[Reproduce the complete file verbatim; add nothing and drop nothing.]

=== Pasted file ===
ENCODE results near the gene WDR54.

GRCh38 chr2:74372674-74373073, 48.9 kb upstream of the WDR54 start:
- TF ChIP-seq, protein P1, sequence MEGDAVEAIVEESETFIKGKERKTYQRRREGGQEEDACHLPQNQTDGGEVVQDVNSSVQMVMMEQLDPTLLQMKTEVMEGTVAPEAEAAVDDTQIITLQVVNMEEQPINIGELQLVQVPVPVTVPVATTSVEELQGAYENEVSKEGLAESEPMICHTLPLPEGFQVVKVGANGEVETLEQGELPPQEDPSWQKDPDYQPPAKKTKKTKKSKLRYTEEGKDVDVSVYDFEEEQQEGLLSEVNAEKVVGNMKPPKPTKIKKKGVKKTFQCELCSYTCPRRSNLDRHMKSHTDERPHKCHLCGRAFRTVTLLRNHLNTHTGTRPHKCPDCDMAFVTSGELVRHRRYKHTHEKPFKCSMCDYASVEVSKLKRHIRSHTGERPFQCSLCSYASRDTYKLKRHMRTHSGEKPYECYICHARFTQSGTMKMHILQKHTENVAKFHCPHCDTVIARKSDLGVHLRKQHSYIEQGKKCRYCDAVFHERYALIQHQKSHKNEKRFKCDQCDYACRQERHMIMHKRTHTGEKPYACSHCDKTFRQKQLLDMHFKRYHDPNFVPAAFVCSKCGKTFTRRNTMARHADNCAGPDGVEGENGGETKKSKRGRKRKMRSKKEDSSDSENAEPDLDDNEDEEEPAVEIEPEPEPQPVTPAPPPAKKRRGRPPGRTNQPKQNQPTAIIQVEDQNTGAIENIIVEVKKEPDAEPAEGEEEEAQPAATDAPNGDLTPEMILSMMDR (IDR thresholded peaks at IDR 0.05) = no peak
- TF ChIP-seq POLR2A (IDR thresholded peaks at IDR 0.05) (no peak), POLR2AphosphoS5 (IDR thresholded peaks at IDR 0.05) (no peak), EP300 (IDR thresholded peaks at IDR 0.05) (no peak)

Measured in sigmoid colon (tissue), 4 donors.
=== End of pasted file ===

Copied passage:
ENCODE results near the gene WDR54.

GRCh38 chr2:74372674-74373073, 48.9 kb upstream of the WDR54 start:
- TF ChIP-seq, protein P1, sequence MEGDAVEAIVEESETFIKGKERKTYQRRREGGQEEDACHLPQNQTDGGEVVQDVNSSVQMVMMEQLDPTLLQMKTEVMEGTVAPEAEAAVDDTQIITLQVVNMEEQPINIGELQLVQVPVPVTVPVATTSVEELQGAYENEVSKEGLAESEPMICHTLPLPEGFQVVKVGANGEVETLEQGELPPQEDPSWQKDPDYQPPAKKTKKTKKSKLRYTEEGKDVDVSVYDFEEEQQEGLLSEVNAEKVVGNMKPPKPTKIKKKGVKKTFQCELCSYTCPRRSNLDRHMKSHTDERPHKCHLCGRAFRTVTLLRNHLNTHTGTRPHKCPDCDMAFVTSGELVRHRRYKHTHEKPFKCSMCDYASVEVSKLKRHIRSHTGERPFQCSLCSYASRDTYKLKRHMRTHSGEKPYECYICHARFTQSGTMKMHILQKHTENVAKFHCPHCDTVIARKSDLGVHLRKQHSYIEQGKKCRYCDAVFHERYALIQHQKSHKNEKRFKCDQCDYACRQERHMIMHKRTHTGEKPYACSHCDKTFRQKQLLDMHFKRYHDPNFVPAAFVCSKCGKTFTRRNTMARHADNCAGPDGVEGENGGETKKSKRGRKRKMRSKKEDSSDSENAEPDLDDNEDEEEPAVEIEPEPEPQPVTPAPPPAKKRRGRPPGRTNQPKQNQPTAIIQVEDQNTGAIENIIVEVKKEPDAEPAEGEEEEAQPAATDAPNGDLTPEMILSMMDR (IDR thresholded peaks at IDR 0.05) = no peak
- TF ChIP-seq POLR2A (IDR thresholded peaks at IDR 0.05) (no peak), POLR2AphosphoS5 (IDR thresholded peaks at IDR 0.05) (no peak), EP300 (IDR thresholded peaks at IDR 0.05) (no peak)

Measured in sigmoid colon (tissue), 4 donors.